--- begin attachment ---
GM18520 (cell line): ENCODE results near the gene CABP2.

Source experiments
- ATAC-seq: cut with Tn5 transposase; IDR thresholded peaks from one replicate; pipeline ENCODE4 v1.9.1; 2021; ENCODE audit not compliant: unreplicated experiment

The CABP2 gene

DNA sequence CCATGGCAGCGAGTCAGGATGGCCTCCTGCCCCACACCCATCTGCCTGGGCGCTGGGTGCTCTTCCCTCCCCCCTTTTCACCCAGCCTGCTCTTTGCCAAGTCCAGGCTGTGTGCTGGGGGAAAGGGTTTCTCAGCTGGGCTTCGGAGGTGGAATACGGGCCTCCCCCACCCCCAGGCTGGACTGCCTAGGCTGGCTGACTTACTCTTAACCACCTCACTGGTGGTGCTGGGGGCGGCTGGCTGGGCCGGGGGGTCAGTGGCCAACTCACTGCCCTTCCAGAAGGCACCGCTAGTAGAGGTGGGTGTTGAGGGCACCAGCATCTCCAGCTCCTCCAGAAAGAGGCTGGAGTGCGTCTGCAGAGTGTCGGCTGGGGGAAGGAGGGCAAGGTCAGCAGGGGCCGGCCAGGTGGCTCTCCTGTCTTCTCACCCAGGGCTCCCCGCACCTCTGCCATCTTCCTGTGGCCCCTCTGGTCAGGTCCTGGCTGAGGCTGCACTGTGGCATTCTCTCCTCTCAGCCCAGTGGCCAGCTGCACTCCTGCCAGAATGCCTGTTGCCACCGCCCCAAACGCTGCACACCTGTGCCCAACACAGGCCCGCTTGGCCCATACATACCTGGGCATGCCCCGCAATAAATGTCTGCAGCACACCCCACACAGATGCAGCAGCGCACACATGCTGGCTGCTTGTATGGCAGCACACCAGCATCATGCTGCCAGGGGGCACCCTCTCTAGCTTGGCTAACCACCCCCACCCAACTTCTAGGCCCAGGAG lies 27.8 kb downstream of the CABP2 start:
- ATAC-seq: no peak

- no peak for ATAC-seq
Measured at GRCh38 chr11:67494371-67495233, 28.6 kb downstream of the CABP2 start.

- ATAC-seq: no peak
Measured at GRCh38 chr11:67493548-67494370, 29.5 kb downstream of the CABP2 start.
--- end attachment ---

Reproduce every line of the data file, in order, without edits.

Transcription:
GM18520 (cell line): ENCODE results near the gene CABP2.

Source experiments
- ATAC-seq: cut with Tn5 transposase; IDR thresholded peaks from one replicate; pipeline ENCODE4 v1.9.1; 2021; ENCODE audit not compliant: unreplicated experiment

The CABP2 gene

DNA sequence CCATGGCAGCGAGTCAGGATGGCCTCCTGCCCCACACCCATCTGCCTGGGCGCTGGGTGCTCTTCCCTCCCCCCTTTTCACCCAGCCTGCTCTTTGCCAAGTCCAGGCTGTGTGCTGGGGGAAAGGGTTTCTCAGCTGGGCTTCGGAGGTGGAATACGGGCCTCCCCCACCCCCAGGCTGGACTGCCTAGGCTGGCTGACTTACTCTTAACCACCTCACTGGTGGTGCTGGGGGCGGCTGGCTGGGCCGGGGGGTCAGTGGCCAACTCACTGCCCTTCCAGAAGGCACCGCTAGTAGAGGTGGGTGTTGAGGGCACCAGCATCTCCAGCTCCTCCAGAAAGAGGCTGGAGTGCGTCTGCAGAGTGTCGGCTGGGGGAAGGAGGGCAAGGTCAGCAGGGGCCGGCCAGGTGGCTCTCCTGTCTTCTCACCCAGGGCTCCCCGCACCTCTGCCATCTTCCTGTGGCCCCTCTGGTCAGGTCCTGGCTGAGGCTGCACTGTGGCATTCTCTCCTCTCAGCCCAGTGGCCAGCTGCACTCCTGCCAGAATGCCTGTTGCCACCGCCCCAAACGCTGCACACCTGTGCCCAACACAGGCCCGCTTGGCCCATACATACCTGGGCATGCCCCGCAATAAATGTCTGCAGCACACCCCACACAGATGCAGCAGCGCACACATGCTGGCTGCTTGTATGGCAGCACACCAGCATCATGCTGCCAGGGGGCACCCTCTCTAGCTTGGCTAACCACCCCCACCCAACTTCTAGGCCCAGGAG lies 27.8 kb downstream of the CABP2 start:
- ATAC-seq: no peak

- no peak for ATAC-seq
Measured at GRCh38 chr11:67494371-67495233, 28.6 kb downstream of the CABP2 start.

- ATAC-seq: no peak
Measured at GRCh38 chr11:67493548-67494370, 29.5 kb downstream of the CABP2 start.